Why consider a Garage conversion
Doing a garage conversion to create an extra area for living in can add as much as 10% to the value of your home. That aside, it is also the perfect way to make use of space, which, more often than not, is rarely used for cars — instead of becoming a dumping ground for various items we don’t know what to do with.
Using a garage to add to your floor space avoids using up garden space for an extension and allows you to keep building work relatively separate, and so any associated disruption is kept to a minimum too.
“In terms of disruption, 95% of the work is done within the garage,” advises Stuart Letts of Garage Conversion Specialists. “Creating the opening from the house to the conversion is one of the last things which we do to minimise noise and dust, etc.”
What Type of Garage do you Have?
Garages tend to fall into three categories — attached, integral and detached. Each comes with its issues:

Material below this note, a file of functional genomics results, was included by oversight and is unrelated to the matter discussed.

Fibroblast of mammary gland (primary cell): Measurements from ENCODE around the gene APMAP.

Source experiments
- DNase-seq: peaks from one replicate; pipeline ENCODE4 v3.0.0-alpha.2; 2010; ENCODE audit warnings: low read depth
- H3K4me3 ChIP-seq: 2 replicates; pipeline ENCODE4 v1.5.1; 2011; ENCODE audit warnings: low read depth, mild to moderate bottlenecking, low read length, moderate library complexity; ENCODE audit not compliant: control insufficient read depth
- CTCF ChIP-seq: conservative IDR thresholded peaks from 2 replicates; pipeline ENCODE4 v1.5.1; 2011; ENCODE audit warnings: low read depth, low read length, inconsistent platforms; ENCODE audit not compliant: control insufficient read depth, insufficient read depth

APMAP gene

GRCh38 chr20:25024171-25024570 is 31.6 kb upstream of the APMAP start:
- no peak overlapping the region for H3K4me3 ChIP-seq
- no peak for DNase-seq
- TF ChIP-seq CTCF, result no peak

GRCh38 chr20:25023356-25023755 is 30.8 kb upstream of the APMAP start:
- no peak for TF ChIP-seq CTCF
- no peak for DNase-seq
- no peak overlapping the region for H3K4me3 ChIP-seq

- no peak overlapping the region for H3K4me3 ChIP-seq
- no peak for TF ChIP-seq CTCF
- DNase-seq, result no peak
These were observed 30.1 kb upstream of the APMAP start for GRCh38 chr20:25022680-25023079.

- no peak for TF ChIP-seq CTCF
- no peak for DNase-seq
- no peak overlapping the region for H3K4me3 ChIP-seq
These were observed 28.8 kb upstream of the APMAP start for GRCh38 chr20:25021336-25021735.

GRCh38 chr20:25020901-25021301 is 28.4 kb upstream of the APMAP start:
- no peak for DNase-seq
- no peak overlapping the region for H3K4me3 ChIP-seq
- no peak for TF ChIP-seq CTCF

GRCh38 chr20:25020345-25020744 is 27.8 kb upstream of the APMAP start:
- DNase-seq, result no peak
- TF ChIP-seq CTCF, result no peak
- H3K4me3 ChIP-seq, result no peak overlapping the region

Attached or Integrated: This type of garage is connected to the main structure of the house, sometimes to one side, but also often projecting out from the front of the house with a room above, commonly a bedroom. Attached garages can usually be accessed from inside the house, making the conversion even easier.
Detached: Just because a garage is detached does not mean it is not suitable for conversion into living space. However, you are more likely to have to apply for planning permission to change its intended use if it is a separate building.
How Big is Your Garage?
A standard-sized single garage can give you around 14m² of extra space, so is ideal if you are looking for somewhere to house a home office, playroom or guest bedroom — or even a downstairs shower room and utility. It might also offer the potential to extend an existing space, such as your kitchen or hallway, depending on the layout of your home.
A double garage can add around 28m² and gives you the option of using part of the space for storage or still as a garage.